LGBTQIA+ identifying people are present across most, if not all cultural and social groups in Australia. These people and the organisations that advocate for them continually highlight that increased consideration, understanding and acceptance of their identity and sexuality is essential to their wellbeing as a community. Individuals and organisations that work with LGBTQIA+ identifying people with a disability need to be aware of these considerations and the impact discrimination can have on the people they support.
What does LGBTQIA+ mean?
L.G.B.T.Q.I.A+ stands for Lesbian, Gay, Bisexual, Transgender, Queer, Intersexed, Agender, and Asexual, sometimes simply referred to as “Queer”. The inclusive term is used to describe the diverse group of sexual preferences and orientations of people who do not identify as heterosexual (“straight”) and/or Cisgender (identifying with the gender you were assigned at birth).
How many LGBTIQ people live with a disability?
Roughly 1 in 5 Australians have a disability, but the latest census data reveals that sex and/or gender diverse people are twice as likely as the rest of the Australian population to require assistance with a disability. Queer people are also more likely than the average Australian to be a carer for a person with a disability.
Why is addressing the needs of LGBTQIA+ people important?
The NDIS released their LGBTQIA+ Strategy in June 2020 – in response to many people and organisations asking for change in the way LGBTQIA+ people with a disability were treated. The NDIS recognised that many barriers prevented people who identify as queer and who had NDIS plans from being fully supported.
Queer people commonly report that they experience fear of discrimination or violence and lack of respect or dignity when speaking about their sexuality and/or gender, as well as a lack of choice and control about the way their body is treated and described.
Many queer people still feel the need to hide evidence of their sexuality or gender from their carers and other people assisting them because they are afraid of being negatively judged or treated. These issues are partly responsible for the poorer health and wellbeing outcomes that queer people with a disability face when compared to other people on the NDIS.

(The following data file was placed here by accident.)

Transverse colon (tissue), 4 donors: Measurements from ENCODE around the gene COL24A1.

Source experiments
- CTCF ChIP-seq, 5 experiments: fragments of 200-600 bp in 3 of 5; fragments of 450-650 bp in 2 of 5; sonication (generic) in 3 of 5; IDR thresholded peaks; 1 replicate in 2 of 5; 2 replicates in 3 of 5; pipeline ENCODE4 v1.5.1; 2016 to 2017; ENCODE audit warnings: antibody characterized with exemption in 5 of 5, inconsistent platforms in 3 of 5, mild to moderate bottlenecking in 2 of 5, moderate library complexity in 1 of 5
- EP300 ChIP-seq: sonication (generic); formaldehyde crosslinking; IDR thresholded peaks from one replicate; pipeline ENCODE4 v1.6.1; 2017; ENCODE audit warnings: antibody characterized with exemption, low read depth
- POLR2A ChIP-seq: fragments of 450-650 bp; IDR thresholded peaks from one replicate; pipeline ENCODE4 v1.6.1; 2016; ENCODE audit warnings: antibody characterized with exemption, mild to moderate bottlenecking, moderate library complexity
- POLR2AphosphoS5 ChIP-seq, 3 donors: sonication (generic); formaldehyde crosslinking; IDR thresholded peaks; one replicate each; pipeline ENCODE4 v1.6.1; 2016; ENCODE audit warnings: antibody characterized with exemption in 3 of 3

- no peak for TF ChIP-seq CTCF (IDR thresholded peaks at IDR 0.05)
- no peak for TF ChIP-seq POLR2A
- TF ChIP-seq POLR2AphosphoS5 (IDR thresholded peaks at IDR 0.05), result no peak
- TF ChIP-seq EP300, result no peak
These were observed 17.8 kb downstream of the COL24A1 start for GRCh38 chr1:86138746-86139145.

What steps have been taken to address the needs of LGBTIQ+ people?
Thanks in large part to advocacy groups and social movements, queer people living with a disability now have improved mental and physical health and reduced cases of discrimination. More queer people’s stories have been heard by the NDIA, who responded by introducing LGBTQIA+ cultural inclusion training to more than 7,000 of their staff.
What work is still to come?
Although changes have helped improve the rights and outcomes of queer people with a disability, as a group they are still disadvantaged in many ways. A person who is a part of two minority groups often faces unique barriers in addition to the problems each group can experience separately. For example, LGBTQIA+ people find being understood and receiving adequate social and community support more difficult than the average person, which becomes even harder when the person needs assistance to access that community.
Discrimination towards queer disabled people’s gender and sexuality is also more likely to be ignored or go unnoticed due to the difficulties they can sometimes face in communicating their needs to the right people. For queer people with a disability to be adequately supported, their unique challenges and considerations need to be understood by those providing care.
How can a Support Coordinator help?
A Support Coordinator who is well-informed on the unique needs of queer people will be able to link you to supports that understand you and actively celebrate the LGBTIQIA+ community. They will also be able to take your voice and needs seriously and assist you with any unique challenges you may face.
A good Support Coordinator can provide you with specialised supports that help you feel comfortable and proud of your gender and sexuality, so that you don’t feel the need to hide your identity from others to feel safe or respected.
OnSide is committed to celebrating diversity and recognising the needs of queer people. As well as treating all people with respect, we celebrate diversity of gender and sexuality in our workforce, and actively work to increase awareness and understanding of all those we assist. If you’d like to get in touch with us to see how we can support you or someone you care for, contact OnSide to discuss.